Years ago, easily 15 years ago, I was on a rotation at the Charleston VA medical center. I was doing cardiology and we spent a great part of the day reading EKGs, those human volt meter tracings of the human heart. Imagine, the human body has its own electrical impulse, a current of energy measurable by placing a few sticky pads on the chest wall. And like all buildings built to code, most hearts are wired the same. Most EKGs look similar, unless there is a defect: poor construction to start with (congenital) or damage. Cut off the blood supply to an area of the heart and you alter the EKG. If the wires are too small or split or not insulated, they do not transmit the current fast enough and current is lost to the ether. So, while I sat in the reading room with the palest Caucasian woman I have ever met, toe headed, white eyelashed, dilute icicle blue eyes and some poorly remembered guy, we spent a fair amount of time also talking about race and what defines “who we are”. The EKG technician in the department, who was the right hand of the head cardiologist in charge of the unit, was one Beverly Sanders. And Miss Beverly was as dark skinned as you could find in Charleston, which is a city of shades. We started talking about whether we might be related. In a city like Charleston, where old, prominent, historical surnames are shared by people of both races in a city that was the sparking point for this country’s civil war, race is something everyone KNOWS and everyone politely avoids. Coming from a totally different city of shades, a blended topical city like Miami, race was not taboo.
So I asked Miss Beverly about her family. Wonderful providence had it that I was reading Shirlee Taylor Haizlips’ family biography called The Sweeter the Juice. From that book, which I lent to my possible, distant relative, was the spark for our conversation. What defines you? Who are you? At the time, I was struggling with my own identity, which to many may sound odd as I apparently projected a far different persona. Few could see my profound uncertainty about my position: doctor. I was just some scrawny, little sister from some unincorporated part of Dade county. A poseur, defrauding the system and “passing” for a doctor. I felt certain, as some point, the fraud police were going to show up and take me back. Back where? My conversation with Beverly helped to think about how I defined MYSELF. How I make my story MINE. While some take this a bit far becoming narcissistic, delusional despots, I was just trying to be all of myself. It is a complicated thing for a child who has always felt weird. She “looks” normal except she was born with a deformed foot, a perfectly corrected deformed foot. And while I walk normal, I have always felt the spaz, the ambassador to the nation of silly walkers. No one sees it, I can’t see it. I cannot point to this feeling like a port wine stain. It is in the wiring of my limbs.
I am not sure footed. Every step I take must be tested and may result in a stumble or a fall. This need to check and recheck my footing is both literal and metaphorical. When you feel like you are “passing”, flying under the radar undetected, you worry about setting off the sensors. And so, you are careful. For the author, Shirlee Taylor Haizlip, the discovering was of secret, unknown siblings of her mother who had crossed over and were passing as white people. I was really stunned at this notion: imagine the constant fear. Or they managed to buy their own fabrication and shed their history. They rewrote their past and plotted a different trajectory for themselves and their children.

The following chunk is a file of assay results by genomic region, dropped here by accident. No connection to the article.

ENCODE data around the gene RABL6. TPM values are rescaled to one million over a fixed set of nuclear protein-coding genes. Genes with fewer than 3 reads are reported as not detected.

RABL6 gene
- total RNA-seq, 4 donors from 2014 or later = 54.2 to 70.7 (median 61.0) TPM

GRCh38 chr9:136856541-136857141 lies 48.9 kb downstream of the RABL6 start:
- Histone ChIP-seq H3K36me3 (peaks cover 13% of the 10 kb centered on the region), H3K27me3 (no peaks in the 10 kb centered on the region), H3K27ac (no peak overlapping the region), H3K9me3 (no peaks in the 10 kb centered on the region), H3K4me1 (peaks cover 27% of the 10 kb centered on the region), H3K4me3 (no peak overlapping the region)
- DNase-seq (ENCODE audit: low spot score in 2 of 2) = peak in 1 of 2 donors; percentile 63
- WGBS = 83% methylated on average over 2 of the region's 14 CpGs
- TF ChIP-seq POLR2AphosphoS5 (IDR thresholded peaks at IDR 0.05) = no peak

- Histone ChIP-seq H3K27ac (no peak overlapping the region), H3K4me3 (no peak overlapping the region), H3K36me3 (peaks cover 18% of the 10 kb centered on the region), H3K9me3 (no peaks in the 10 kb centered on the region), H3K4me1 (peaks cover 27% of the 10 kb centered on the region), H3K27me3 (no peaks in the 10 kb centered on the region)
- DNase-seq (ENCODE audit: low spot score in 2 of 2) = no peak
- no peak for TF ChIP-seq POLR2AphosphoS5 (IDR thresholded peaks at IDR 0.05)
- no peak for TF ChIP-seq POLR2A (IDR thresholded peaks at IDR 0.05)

We define ourselves. We are but seeds planted in a cultural context. We are given a race, a religion, a tradition, a value set, a social status, an education and a family code. Those parameters can be rigid: white, black, blind, Southern, immigrant, wealthy, religious or educated. But what of the offspring of the 1st generation to redefine themselves. Children of parents who step away from their ancestral parameters. This is easy for children of immigrants. Sociology studies abound of the second and third generations of Jewish immigrants, Irish immigrants, even Cuban immigrants. But what of the domestic immigrants? The man who is the 1st generation to break away from his white sharecropper heritage and seek a college education? Or the woman, born white and poor and made fatherless by an aneurysm? What happens to their offspring as they leave behind their cultural millieu and make something new? The neighborhood in which I was raised was a neighborhood of people making a new set of parameters. I think most of us were children of parents who were rewriting themselves. They stumbled and were unsure, lacked confidence or were so brash and full of bravado. And from that you have and raise kids, kinda making the rules as you go along.We are the generation of parents who were simply “winging it”.
The beauty and the precious gift is the freedom such acts pass to the NEXT generation. We get to write ourselves, too. We don’t really have anything firm on which to anchor, our roots are not so deep. It can feel disconcerting. It can also be the absolute greatest inheritance.